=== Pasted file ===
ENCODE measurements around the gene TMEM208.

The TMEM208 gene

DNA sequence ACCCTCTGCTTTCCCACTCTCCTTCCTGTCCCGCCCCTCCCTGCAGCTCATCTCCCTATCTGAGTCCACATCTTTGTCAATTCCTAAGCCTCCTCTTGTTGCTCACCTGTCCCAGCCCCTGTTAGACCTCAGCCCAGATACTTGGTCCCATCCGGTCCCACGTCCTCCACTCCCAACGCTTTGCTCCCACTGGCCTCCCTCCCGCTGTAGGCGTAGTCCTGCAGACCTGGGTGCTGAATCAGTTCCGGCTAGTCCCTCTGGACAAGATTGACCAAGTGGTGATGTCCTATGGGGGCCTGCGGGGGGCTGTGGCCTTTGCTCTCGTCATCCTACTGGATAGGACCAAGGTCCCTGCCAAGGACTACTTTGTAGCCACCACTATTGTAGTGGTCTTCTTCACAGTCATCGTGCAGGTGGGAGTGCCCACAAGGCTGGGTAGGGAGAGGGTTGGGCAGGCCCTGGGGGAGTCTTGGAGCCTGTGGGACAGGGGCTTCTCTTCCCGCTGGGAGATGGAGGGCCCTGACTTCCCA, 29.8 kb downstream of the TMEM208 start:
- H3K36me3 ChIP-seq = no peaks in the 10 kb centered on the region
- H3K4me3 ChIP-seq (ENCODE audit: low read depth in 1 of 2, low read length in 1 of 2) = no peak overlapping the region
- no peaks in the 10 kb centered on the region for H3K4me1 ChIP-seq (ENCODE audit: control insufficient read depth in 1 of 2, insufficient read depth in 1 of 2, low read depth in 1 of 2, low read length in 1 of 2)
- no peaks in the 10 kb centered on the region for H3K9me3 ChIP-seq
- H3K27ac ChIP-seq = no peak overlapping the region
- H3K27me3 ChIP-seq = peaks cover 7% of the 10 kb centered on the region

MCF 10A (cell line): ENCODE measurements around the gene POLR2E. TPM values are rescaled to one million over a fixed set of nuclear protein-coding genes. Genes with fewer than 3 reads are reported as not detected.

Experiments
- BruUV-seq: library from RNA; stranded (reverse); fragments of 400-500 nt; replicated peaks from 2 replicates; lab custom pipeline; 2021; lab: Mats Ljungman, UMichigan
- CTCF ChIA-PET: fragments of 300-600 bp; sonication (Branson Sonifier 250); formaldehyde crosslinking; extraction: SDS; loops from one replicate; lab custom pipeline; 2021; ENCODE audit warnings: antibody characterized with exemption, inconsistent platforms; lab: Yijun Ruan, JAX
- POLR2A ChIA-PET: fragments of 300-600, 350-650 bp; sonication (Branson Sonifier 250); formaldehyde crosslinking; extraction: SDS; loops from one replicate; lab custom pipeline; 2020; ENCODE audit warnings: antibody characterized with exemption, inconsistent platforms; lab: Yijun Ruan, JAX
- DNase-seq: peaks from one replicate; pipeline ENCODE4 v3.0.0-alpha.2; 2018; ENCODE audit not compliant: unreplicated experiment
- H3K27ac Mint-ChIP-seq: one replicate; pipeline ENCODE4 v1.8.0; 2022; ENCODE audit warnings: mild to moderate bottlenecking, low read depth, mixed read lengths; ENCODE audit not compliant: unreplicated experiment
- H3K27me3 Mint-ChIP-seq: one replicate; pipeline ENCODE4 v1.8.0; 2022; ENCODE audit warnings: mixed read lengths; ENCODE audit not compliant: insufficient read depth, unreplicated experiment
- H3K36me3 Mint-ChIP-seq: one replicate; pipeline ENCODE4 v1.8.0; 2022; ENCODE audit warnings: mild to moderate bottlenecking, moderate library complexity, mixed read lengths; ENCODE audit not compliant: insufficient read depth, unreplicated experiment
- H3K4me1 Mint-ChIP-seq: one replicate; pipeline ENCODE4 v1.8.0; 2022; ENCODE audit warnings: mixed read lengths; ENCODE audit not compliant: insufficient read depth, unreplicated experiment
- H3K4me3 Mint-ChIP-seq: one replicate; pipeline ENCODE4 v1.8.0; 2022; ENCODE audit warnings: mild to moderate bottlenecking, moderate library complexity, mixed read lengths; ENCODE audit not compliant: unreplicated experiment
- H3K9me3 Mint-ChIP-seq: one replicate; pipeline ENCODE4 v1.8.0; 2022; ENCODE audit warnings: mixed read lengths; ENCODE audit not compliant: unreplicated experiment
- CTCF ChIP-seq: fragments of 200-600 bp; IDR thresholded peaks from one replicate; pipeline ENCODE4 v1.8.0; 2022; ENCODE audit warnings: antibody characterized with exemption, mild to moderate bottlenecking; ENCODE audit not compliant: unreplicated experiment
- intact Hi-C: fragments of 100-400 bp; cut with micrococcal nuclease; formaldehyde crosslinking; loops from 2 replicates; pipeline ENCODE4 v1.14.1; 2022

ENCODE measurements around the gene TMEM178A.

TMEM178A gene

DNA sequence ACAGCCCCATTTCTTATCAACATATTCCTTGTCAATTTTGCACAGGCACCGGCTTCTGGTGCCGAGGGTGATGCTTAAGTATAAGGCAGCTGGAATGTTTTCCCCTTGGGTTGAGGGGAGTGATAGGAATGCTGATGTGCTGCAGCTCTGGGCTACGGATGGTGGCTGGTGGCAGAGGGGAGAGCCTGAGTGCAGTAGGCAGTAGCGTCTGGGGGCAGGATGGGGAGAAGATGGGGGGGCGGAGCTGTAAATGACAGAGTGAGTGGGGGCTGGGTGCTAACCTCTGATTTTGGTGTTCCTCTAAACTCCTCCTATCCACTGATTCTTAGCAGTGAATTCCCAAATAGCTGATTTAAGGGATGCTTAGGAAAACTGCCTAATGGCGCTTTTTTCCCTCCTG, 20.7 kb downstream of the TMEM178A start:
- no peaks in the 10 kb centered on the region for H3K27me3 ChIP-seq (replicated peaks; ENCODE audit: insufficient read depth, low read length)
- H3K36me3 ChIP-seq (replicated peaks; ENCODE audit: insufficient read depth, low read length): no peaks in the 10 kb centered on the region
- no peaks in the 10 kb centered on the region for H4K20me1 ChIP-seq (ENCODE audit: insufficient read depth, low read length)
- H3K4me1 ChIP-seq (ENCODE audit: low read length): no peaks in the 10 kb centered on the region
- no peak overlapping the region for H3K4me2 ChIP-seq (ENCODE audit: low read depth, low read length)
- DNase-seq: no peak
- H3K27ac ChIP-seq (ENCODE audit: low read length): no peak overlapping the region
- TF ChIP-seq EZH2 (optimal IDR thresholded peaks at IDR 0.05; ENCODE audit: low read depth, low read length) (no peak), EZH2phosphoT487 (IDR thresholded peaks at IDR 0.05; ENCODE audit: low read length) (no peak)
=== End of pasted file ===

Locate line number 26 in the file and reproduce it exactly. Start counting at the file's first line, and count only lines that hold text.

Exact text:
DNA sequence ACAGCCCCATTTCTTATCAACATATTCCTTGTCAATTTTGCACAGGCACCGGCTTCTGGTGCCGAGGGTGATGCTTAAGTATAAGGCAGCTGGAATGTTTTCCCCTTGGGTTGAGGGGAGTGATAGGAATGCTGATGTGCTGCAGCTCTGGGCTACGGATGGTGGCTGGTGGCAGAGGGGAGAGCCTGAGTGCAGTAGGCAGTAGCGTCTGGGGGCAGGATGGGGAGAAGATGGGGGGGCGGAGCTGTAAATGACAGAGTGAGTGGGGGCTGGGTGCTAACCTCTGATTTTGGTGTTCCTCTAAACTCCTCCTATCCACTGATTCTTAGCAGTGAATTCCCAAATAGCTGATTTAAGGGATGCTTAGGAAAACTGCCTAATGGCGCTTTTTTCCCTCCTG, 20.7 kb downstream of the TMEM178A start: